The threat of COVID-19 has caused us to rethink how we interact – with each other, as a public institution at the University and even with our visitors. In this post, A/Professor Stacey Steele considers new opportunities created by COVID-19 which are helping the Asian Law Centre embrace communities in new ways after speaking to our Japanese judicial alumni recently.
Japanese Judicial Visitors at the Asian Law Centre from 2003
I recently contributed a chapter to a book co-edited by my colleague at the University of Melbourne, Professor Akihiro Ogawa. The book is called New Frontiers in Japanese Studies and my chapter is titled, “Sending them over the seas: Japanese judges crossing legal boundaries through lived experiences in Australia”. The chapter was based on questionnaire responses from judges who visited the Asian Law Centre for 12 months each from 2003 to 2014. Writing the chapter provided me with an opportunity to reflect on my role hosting Japanese judicial visitors at the Asian Law Centre, Melbourne Law School since 2003.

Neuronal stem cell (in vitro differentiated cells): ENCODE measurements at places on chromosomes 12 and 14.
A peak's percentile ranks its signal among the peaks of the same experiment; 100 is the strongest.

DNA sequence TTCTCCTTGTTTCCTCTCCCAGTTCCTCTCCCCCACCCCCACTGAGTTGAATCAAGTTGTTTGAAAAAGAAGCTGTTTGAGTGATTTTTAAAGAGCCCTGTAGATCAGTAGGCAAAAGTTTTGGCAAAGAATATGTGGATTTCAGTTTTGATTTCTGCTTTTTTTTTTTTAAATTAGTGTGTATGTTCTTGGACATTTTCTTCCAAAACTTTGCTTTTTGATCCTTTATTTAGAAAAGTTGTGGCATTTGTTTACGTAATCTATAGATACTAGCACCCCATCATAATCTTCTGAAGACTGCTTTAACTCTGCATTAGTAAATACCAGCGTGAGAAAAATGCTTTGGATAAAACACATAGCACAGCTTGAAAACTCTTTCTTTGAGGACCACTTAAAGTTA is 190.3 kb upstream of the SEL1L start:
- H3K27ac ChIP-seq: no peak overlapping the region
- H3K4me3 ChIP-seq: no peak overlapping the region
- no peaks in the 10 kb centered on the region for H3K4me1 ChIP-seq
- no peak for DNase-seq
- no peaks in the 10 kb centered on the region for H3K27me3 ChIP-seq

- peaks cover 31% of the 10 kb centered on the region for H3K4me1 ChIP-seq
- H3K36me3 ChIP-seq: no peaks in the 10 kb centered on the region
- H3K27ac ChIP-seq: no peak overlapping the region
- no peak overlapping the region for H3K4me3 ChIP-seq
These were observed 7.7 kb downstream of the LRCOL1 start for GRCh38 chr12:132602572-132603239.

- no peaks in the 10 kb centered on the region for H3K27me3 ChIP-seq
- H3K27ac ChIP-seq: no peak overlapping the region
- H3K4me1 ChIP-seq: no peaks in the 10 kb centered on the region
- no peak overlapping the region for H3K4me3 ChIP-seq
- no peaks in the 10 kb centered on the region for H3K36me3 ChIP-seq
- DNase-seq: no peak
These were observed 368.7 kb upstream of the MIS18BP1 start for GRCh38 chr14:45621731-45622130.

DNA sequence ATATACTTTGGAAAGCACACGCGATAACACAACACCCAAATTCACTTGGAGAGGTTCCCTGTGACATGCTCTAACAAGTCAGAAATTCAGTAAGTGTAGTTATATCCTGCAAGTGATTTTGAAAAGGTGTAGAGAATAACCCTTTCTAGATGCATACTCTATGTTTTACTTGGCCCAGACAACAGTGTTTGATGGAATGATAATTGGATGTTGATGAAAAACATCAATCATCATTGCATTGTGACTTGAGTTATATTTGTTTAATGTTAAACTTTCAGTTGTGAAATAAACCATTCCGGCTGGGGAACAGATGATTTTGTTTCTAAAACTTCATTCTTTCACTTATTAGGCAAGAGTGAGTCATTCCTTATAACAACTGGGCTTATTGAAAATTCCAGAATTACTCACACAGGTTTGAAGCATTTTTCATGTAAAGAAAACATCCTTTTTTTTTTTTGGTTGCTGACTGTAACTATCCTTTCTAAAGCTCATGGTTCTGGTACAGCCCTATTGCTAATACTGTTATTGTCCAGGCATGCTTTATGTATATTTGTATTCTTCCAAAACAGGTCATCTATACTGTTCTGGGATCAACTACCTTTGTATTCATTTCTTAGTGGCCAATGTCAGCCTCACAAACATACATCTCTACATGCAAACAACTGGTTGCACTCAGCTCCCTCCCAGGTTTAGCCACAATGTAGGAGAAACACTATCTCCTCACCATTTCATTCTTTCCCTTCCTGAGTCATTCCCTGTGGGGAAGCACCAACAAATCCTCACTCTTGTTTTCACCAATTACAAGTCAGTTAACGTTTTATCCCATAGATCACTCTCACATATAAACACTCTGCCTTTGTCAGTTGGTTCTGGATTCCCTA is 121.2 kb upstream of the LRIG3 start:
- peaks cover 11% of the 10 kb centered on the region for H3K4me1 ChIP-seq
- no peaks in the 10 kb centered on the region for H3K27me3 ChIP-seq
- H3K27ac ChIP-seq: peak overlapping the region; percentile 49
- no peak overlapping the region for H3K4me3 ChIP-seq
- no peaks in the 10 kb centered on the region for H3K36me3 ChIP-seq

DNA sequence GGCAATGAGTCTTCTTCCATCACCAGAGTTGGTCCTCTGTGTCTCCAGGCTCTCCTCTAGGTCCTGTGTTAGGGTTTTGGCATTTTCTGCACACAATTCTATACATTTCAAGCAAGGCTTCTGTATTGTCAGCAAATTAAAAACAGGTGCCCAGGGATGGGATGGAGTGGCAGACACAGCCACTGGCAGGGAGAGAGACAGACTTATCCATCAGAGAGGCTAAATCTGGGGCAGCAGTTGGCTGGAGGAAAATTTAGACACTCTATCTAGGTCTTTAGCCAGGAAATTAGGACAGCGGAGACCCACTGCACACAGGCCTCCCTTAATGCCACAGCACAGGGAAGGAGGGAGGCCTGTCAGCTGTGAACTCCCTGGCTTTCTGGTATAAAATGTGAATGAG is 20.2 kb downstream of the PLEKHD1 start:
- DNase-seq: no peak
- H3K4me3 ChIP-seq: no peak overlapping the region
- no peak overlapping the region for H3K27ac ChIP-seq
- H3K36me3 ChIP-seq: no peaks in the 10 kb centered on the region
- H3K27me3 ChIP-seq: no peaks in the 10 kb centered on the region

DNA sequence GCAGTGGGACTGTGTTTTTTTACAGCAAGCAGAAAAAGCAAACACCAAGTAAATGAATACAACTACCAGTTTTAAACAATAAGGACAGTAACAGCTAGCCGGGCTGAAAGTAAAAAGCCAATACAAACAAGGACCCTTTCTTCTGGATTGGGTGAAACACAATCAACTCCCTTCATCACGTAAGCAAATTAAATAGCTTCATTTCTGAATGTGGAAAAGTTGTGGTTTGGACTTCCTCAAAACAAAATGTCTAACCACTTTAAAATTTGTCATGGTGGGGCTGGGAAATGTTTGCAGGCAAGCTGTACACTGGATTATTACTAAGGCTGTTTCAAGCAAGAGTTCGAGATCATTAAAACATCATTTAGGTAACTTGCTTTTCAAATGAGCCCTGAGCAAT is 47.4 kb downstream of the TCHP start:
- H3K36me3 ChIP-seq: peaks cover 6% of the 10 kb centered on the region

Few Japanese judges have the time to study overseas before becoming a judge – or even have a part-time job – as they strive to join the ranks of this elite career system. The Supreme Court of Japan-sponsored program sees Japanese judges and court clerks travel overseas to study, train and research every year. The goal of the program is to provide highly-educated Japanese legal professionals access to new and diverse thinking and experiences to better equip them for dealing with complex situations. It has been an honour to host 17 Japanese judges since the program began.
However, staying in touch can be difficult after judges return to Japan. They have heavy caseloads, more responsibility which comes with career advancement, personal matters to attend to, and regular court transfers to deal with. In the chapter, I concluded that:
the questionnaire responses suggest that Japanese judges find their own ways to stay connected, including through social media and in-person visits, but the quality of any professional interaction after they return to Japan is not clear.